Glendon master’s students experience Model World Trade Organization in Switzerland

Kevin Ladouceur
Kevin Ladouceur

A group of graduate students from the Master of Public and International Affairs Program at Glendon College are back home after participating in the oikos Model World Trade Organization (WTO) in Geneva, Switzerland. The WTO event took place in April.

“It was definitely a worthwhile experience,” said Kevin Ladouceur. “We were surprised it was organized by the students (at the University of St. Gallen); it was very professional, very helpful.” Ladouceur, along with fellow graduate students Alexandre Turcotte and Rochelle Atizado and undergraduate student Jenny David, were among the more than 70 students from close to 40 countries taking part in the Model WTO. Created in 1997, the Model WTO is a course for students at St. Gallen University who organize and run the six-day event.

Students from around the world are invited to participate in the debates and exchange creative ideas within the context of the WTO. Ladouceur said he was placed on Team Nigeria, while Turcotte and Atizado were placed on Team Japan and David on Team India. The students represented their teams on one of five committees: Committee on the General Agreement on Tariffs and Trade (GATT); Committee on the General Agreement on Trade in Services (GATS); Technical Committee on the Rules of Origin (TCRO); Committee on Trade and Development (CTD); and Committee on Trade-Related Investment Measures (TRIMS).

Above: The Glendon team, from left, Alexandre Turcotte, Rochelle Atizado, undergraduate student Jenny David and Kevin Ladouceur

Ladouceur said the format put the students in a position to debate trade issues from a completely different perspective – that of the country they are representing. The format of the exercise saw the students negotiating for four days at St. Gallen to come up five commerce proposals. They then moved to WTO headquarters in Geneva to vote on the proposals.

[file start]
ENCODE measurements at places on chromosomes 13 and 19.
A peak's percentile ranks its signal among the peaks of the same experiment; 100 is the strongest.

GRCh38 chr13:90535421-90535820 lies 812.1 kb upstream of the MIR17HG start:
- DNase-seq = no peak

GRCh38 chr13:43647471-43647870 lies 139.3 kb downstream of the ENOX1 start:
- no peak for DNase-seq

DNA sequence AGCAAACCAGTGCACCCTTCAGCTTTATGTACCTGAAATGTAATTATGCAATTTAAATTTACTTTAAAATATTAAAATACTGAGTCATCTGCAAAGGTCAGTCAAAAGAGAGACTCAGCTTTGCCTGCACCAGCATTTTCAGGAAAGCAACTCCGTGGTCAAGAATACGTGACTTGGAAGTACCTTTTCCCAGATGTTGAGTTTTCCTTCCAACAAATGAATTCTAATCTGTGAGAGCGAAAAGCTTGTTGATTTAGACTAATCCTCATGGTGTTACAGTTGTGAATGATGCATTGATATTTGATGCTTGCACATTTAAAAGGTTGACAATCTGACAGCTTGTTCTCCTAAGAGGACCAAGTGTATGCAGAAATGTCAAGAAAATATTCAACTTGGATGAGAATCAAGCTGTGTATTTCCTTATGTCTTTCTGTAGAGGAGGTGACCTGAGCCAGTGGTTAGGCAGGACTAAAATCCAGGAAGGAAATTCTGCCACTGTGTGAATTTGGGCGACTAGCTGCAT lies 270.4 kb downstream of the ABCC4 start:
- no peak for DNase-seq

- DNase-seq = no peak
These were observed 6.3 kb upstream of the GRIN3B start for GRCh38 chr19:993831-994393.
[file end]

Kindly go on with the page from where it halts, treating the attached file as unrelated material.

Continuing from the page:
“It’s trying to reproduce the dynamics of negotiations at the WTO,” said Ladouceur. “We wanted to have a taste of that.” He said the experience encompassed many 12-hour days. “We started at eight in the morning and often went to eight at night.”

The WTO experience was different from a lot of the other models, such as the UN or NATO, said Ladouceur, in that the Glendon students have a business/government focus and at the WTO there are no sanctions for countries that don’t comply with the agreements. The Model WTO serves to provide participating students the opportunity to engage with important global issues in the simulation framework of the WTO, according to event organizers. The active involvement of WTO officials, trade professors, institutes and well known non-governmental organizations in the field allowed for a vivid debate and exchange of creative ideas in the realistic context of the WTO.

“Each country has to have a say, has to have a consensus,” said Ladouceur. “It’s strongly based on compromise.” The trip was personally beneficial to the students as well, he said. Atizado is doing an internship this summer before heading back to Switzerland in the fall to take part in an international exchange. Turcotte is heading to Singapore next semester, while Ladouceur is heading to India.

The final day of their trip was spent hiking up a mountain. “We joked we went from sweating to sweating,” said Ladouceur; meaning, from sweating in the negotiations to sweating up the side of a mountain. But, he added, the weather was favourable and they “had really good food.”